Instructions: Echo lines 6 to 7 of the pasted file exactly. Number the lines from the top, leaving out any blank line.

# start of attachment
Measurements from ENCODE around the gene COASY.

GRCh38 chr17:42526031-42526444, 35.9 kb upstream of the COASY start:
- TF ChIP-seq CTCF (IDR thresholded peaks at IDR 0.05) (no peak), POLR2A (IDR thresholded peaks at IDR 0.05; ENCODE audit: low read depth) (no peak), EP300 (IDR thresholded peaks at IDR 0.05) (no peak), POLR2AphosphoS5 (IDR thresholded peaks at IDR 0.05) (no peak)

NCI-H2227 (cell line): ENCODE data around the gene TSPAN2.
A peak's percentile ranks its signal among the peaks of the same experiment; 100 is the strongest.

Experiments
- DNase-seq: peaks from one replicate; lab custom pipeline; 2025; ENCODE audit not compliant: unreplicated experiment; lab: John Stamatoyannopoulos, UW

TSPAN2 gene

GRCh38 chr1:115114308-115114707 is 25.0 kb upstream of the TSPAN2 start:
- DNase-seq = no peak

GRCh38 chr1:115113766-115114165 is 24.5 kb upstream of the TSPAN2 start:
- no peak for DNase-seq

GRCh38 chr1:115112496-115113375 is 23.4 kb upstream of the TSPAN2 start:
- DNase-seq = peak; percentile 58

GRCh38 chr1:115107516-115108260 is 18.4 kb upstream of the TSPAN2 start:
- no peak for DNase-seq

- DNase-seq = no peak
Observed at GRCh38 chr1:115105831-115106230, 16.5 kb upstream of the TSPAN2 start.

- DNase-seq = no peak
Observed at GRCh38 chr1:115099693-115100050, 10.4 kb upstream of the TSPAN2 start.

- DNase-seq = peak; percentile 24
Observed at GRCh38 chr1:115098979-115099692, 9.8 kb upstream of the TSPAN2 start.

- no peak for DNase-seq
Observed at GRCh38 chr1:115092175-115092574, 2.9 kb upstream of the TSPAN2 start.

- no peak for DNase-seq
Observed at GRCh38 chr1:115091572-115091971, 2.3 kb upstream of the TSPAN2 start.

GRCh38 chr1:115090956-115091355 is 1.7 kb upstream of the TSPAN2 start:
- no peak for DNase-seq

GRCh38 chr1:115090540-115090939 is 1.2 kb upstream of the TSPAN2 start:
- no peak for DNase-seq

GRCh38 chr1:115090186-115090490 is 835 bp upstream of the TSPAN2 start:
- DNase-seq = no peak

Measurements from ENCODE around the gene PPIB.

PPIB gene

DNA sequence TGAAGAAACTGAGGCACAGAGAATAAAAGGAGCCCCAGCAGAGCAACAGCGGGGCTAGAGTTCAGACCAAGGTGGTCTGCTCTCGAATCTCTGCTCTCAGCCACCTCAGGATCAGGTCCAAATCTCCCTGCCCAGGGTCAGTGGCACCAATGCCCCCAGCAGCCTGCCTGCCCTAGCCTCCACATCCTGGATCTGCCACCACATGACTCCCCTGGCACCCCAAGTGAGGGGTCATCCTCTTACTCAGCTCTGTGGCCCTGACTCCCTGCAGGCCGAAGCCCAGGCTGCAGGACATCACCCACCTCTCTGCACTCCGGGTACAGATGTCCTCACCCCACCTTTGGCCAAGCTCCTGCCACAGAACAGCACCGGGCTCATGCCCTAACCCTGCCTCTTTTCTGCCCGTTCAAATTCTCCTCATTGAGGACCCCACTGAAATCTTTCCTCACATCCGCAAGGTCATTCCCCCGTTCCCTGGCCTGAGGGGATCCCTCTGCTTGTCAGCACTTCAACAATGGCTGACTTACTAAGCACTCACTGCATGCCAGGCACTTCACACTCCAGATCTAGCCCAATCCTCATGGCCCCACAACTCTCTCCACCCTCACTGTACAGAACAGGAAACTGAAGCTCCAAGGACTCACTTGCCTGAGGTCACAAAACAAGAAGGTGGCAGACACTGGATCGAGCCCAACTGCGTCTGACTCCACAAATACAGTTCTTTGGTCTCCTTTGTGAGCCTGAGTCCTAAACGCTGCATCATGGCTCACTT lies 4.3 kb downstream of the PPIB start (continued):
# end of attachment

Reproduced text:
Experiments
- DNase-seq: peaks from one replicate; lab custom pipeline; 2025; ENCODE audit not compliant: unreplicated experiment; lab: John Stamatoyannopoulos, UW